How Lightning’s Elizabeth Stark Raised an Army

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A former academic, Elizabeth Stark likes to play devil’s advocate. Take, for instance, her appearance at the Crypto Springs conference in October 2018.

It’s a sunny morning in Palm Springs, California, and a handful of attendees are lounging by the pool; onstage, however, Stark is busy describing some of the darker potential scenarios for the cryptocurrency industry, ones in which it could fall short of its potential.

But if the words of warning aren’t drawing a response, it’s perhaps because the price of Bitcoin is still north of $6,000, and some are optimistic that the so-called “crypto winter” will soon be over, evaporated by an end-of-year upswell in institutional money entering the industry.

It’s not a sentiment shared by Stark, though, who warns attendees that legacy financial players could take stronger measures to impede the sector’s growth. “When you change how money is created and valued, there is going to be major pushback,” Stark says.

Later, Stark draws applause when she castigates the previous year’s explosion of initial coin offerings (ICOs), and the sometimes shady startups that used them as a means of securing fundraising from a market that was suddenly full of unsophisticated buyers.

“I’m all for experimentation, but I’m not for experimentation if it means that retail investors are going to get sluiced,” she says. “Ninety-five percent of the coins that we have right now will probably fail.”

The stance has come to dominate more and more of Stark’s talks of late, that innovation can and must be balanced with steps that avoid consumer harm, and it’s one that’s taking on increasing relevance as the crypto market cools and the industry attempts to take stock of why billions in consumer money came in 2017, only to quickly retreat.

“If you really believe in decentralization then why are you creating all these centralized services?” she continues.

Referring to the way crypto exchanges and certain wallet providers control the private keys to their customers’ wallets, thus undermining the value proposition of personal financial sovereignty, she adds: “We need to get to a world where people can hold their own keys…have this autonomy.”

Yet, as frank and sobering as her talk might have been, Stark has the clout to not only call for change in the industry, but deliver it. After years of quiet building at her startup, Lightning Labs, 2018 has been a breakout year for both Stark and her company.

In fact, Stark’s accomplishments this past year dwarfed those of most other entrepreneurs, as her decision to roll up her sleeves in 2015 and take the helm of an open-source project many saw as the best chance to massively scale Bitcoin (but that perhaps had little business value) began to bear serious fruit.

Rallying the troops

If it weren’t for Elizabeth Stark, Bitcoin’s lightning network might still be just an idea.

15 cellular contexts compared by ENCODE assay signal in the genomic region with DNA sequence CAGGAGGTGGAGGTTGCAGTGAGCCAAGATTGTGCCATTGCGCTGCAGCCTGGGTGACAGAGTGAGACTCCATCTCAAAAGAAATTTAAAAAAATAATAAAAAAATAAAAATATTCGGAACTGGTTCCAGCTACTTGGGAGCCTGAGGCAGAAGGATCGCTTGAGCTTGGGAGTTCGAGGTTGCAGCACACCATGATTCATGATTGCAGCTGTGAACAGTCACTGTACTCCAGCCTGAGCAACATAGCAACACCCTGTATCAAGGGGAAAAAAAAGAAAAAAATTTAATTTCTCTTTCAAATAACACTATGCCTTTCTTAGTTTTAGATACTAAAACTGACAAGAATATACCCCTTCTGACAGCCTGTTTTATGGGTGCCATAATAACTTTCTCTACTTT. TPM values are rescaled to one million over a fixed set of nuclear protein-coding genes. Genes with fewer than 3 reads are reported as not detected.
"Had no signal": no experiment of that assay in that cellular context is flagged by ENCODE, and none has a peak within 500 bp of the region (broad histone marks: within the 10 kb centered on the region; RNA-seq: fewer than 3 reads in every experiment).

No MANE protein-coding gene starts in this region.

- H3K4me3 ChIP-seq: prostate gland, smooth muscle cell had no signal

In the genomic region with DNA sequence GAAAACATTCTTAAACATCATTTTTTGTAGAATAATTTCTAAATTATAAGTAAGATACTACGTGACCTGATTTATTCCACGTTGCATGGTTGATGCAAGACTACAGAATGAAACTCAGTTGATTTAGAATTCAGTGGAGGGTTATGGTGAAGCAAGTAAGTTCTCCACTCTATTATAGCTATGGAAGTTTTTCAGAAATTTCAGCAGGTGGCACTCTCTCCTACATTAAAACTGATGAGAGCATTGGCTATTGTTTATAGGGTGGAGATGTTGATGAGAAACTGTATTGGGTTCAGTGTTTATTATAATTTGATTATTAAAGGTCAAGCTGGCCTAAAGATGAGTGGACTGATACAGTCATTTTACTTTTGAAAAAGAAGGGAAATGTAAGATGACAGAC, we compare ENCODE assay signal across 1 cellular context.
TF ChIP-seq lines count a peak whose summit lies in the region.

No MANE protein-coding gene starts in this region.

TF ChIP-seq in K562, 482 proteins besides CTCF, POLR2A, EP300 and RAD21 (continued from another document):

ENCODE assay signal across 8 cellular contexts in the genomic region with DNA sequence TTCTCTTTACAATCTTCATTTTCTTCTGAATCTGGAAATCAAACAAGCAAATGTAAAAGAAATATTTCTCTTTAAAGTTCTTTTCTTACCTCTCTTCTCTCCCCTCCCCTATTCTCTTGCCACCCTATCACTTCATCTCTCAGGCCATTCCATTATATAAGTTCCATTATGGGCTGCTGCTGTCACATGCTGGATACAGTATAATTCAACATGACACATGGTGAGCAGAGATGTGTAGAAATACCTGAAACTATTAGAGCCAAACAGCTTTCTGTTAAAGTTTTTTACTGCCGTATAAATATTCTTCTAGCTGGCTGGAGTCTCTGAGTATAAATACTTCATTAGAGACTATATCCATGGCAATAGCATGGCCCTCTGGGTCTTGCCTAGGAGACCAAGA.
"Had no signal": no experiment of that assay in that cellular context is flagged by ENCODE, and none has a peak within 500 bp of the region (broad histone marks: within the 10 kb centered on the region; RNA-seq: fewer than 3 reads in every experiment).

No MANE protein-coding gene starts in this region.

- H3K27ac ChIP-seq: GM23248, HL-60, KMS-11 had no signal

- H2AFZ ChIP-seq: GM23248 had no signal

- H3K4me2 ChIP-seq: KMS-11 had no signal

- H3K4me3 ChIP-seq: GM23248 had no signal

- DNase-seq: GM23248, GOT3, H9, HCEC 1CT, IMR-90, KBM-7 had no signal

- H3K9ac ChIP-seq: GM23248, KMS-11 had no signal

Instead, it’s become a functioning, if niche, payments system; a hotbed of software development; and a beacon of hope for those who believe in Bitcoin’s potential as an everyday currency. All in the space of a year.

A law school graduate, Stark doesn’t code much. But there are many who credit the Lighting Labs CEO for much of the remarkable progress lightning has made.

“She helped get everyone to actually make stuff,” said Tadge Dryja, who co-wrote the 2016 lightning white paper with Joseph Poon. “Her thing is not only identifying a super-cool project, but then saying, ‘We should actually build this.’”

As such, Stark is often described as a kind of warrior queen, who now commands an army of elite developers.

Elizabeth Stark onstage at Consensus 2018.

“Her general conviction and ability to organize and arm the troops and to aim the cannon, then allow these really talented people to shoot, is really rare in this space,” said Jack Mallers, who developed the Zap Bitcoin wallet using the lightning network’s open-source code.

It was Stark, after all, who recruited Olaoluwa Osuntokun, a Nigerian-American prodigy, to work full-time in the cryptocurrency industry. The former Google engineering intern known as “Lalou,” now Lightning Labs’ CTO and co-founder, has become one of Bitcoin’s most prolific developers, taking over the work Dryja and Poon started on the layered scaling solution. (Both have since departed, citing differences with Stark).

More broadly, Stark is also widely credited for turning her friend Jack Dorsey, the CEO of Twitter and co-founder of Square, into a Bitcoin believer. Since Dorsey fell into Stark’s orbit, the Square payments app has become one of the most popular ways for U.S. retail investors to acquire Bitcoin. He also invested personally in Lightning Labs, the company Stark co-founded that develops the open-source Lightning Network Daemon (LND) protocol.

But perhaps the…

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